SINGAPORE, September 5, 2011 (AFP) - The days are numbered for Bukit Brown Cemetery, one of Singapore's oldest burial grounds, but concerned citizens are campaigning for history to win over high-rises.
Graves in the thickly forested cemetery are set to be exhumed to make way for more apartment towers in one of the world's most densely populated countries, which has 7,126 people per square kilometre (0.4 square mile).
The fate of the graveyard, where several of the island's early ethnic Chinese businessmen are buried, has sparked an emotional call for the preservation of the hilly expanse located in a prime bungalow district.
"Bukit Brown possibly contains Singapore’s oldest Chinese grave, and that says a lot," Irving Johnson, an assistant professor of Southeast Asian studies at the National University of Singapore, told AFP.
"A cemetery is not where you just bury people... It's about all the history and meanings of the past that tends to be neglected for the most part."
Bukit Brown, officially opened in 1922, is named after an English shipowner called George Henry Brown who arrived on the island in 1840.
"Bukit" means "hill" or "mountain" in Malay, the language of Singapore's original inhabitants before British colonialism and immigration changed the island's ethnic mix.
It is now 74 percent ethnic Chinese and one of the world's wealthiest cities, hosting a population of more than five million.
The Urban Redevelopment Authority (URA) explained that land scarcity meant priority would have to be given to other pressing needs including housing and infrastructure.
"Tradeoffs will have to be made between what we can keep and what we need to accommodate," said a spokesperson for the URA, which is tasked with land use planning.
"The clearance of closed cemeteries in areas that are needed for development enables us to recycle land to accommodate new needs."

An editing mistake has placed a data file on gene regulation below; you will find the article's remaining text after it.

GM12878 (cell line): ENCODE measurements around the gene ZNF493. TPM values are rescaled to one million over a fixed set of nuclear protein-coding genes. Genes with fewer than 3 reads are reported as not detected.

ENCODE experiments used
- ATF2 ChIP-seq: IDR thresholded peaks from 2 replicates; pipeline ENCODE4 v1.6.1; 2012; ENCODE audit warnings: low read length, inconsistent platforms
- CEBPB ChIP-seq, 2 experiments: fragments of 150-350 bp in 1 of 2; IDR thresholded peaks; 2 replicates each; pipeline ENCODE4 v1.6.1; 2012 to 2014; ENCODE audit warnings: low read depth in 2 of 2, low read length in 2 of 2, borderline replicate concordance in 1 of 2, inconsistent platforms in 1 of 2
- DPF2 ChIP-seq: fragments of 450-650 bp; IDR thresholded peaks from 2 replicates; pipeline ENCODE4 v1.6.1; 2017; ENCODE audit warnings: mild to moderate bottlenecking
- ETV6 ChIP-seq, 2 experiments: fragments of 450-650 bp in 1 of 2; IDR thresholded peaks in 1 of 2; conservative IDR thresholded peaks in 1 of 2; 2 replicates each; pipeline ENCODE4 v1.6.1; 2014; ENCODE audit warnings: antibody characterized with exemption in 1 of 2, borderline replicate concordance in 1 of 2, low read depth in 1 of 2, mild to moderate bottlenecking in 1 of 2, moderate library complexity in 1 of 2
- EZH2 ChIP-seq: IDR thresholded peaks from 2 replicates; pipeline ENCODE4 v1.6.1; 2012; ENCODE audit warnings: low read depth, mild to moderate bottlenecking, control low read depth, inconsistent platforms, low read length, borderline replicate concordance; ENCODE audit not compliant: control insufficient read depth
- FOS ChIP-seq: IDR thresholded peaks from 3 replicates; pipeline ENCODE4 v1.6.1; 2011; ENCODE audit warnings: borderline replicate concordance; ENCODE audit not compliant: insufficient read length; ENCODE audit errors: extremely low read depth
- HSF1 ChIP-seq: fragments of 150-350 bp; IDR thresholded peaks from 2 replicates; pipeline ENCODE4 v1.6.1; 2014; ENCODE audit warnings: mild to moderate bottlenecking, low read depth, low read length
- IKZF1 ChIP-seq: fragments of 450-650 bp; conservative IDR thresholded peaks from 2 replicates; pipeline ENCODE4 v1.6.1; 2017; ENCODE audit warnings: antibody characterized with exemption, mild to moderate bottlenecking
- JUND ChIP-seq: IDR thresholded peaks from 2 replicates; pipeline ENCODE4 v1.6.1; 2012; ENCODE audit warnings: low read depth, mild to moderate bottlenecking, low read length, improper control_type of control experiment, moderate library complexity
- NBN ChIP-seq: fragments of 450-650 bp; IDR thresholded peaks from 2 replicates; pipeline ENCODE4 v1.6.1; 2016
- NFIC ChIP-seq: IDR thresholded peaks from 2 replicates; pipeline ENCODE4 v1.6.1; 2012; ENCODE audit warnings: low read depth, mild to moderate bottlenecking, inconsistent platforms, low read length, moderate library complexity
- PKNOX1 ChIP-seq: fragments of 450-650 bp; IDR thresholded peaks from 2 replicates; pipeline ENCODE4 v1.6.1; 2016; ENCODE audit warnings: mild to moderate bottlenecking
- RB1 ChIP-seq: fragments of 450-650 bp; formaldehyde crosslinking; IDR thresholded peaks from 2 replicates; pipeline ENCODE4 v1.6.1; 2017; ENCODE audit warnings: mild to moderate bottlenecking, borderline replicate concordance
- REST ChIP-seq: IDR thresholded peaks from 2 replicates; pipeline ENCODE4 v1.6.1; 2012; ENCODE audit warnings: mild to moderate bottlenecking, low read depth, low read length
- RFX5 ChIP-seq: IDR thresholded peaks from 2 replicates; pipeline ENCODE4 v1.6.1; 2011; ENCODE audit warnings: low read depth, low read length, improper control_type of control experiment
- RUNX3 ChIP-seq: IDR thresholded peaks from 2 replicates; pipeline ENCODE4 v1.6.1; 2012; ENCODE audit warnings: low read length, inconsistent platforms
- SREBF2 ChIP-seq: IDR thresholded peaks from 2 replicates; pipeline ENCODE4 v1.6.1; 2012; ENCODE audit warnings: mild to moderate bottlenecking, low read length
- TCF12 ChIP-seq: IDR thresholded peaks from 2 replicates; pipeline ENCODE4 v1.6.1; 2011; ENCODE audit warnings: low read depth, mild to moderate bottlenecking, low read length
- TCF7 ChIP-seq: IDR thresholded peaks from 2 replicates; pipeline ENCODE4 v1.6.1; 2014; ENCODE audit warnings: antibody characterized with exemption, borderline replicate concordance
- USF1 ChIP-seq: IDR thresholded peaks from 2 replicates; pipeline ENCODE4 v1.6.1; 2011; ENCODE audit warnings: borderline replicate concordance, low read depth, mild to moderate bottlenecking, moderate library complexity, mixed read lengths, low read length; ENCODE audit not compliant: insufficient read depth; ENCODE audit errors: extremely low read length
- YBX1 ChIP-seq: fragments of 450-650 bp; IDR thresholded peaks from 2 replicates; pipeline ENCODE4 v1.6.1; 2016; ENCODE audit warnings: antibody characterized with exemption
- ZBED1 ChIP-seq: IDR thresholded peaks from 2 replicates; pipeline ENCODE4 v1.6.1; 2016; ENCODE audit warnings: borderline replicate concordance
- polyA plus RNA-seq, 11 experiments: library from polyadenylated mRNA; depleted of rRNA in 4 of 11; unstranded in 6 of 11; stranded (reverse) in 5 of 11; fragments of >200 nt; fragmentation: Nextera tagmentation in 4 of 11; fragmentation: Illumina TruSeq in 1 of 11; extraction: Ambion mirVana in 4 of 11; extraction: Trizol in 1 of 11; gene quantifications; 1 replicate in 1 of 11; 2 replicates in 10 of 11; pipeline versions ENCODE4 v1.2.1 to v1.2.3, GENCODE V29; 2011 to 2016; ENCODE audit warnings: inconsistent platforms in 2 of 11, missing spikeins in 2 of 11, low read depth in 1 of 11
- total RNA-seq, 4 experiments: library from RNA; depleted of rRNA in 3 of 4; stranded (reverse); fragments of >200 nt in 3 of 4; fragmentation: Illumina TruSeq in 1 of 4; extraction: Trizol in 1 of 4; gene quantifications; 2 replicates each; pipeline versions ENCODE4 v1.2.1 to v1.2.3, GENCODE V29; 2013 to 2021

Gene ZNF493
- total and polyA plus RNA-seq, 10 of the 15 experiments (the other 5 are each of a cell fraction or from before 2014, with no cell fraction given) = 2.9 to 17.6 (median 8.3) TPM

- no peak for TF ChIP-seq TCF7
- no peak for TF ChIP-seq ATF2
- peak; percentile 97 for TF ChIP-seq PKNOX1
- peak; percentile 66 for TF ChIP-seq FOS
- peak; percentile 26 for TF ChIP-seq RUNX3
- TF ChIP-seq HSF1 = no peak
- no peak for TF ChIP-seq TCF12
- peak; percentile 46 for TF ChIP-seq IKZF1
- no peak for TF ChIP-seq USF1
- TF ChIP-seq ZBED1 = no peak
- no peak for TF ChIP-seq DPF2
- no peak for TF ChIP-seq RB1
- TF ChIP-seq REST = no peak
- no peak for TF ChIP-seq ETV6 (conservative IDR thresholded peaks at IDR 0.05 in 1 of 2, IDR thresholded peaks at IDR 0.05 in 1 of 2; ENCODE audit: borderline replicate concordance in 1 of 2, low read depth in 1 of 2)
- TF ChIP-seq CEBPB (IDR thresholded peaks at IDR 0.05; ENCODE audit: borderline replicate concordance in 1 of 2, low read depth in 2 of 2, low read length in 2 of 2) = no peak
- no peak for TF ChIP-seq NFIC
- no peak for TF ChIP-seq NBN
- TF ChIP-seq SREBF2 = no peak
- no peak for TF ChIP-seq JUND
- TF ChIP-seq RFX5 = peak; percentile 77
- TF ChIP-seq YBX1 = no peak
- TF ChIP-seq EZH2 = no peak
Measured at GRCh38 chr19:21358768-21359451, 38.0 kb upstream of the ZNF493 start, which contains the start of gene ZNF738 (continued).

The 86-hectare (212.42 acre) graveyard has been earmarked as a future housing site but the time frame has not yet been decided.
According to government data, Bukit Brown is one of 60 cemeteries left in Singapore, but only one accepts new burials -- the Choa Chu Kang Cemetery Complex in the northern suburbs.
And the burial period there is limited to 15 years, after which graves have to be exhumed.
For those whose religion does not require mandatory burial, the exhumed remains will be cremated and ashes can either be kept in a columbarium niche, at home or scattered at sea.
The remains of those whose religion demands burial, such as Muslims, will be re-buried in smaller plots in the Choa Chu Kang cemetery.
Local media said the island-state had 229 burial grounds in 1952 but most had since been exhumed to make way for housing, roads and industrial developments.
One of the most popular shopping malls along posh Orchard Road, the Ngee Ann City complex which houses designer boutiques like Chanel and Louis Vuitton, used to be a burial ground.
Supporters of Bukit Brown said it should be spared from bulldozers to help preserve what little is left physically of the island-state's rich and colourful past for future generations to appreciate.
"You can imagine the next generation of kids and their sense of Singapore history, it is very limited," said Johnson.
"To me, Bukit Brown is just one of many aspects of Singapore's heritage that ought to be given a second chance," he said.
The private advocacy group Singapore Heritage Society (SHS) argued for the preservation of Bukit Brown in a book launched in May entitled "Spaces Of The Dead: A Case From The Living."
"In a short span of 40 years, we have seen the destruction of more than 200 cemeteries in Singapore," wrote SHS president Kevin Tan.
"While much of this is inevitable, given the scarcity of space on the island, a case can be made to at least preserve some of them.
"Bukit Brown appears the ideal candidate, given the wealth of its cultural, structural and historical elements, as well as its rich flora and fauna."
In Bukit Brown lies Singapore's largest and possibly most elaborate tomb where Ong Sam Leong, a successful businessman who died in 1918, is buried. His wife, who passed away in 1935, is interred next to him.
Two life-size stone carvings of Indian Sikh guards armed with rifles stand in front of the tomb, with a dried-up narrow moat surrounding the tombstone, one of 80,000 graves in the cemetery.
Wealthy businessmen used to hire Sikh guards in old Singapore.
Decorative mosaic tiles, their colour faded with the passage of time, form a huge rectangle in front of the tomb, whose walls are decorated with carvings of Chinese deities as well as ancient poems.
"We call this tomb the eighth wonder of Singapore," said Raymond Goh of Asia Paranormal Investigators, which runs cemetery tours on request. "It is so amazing."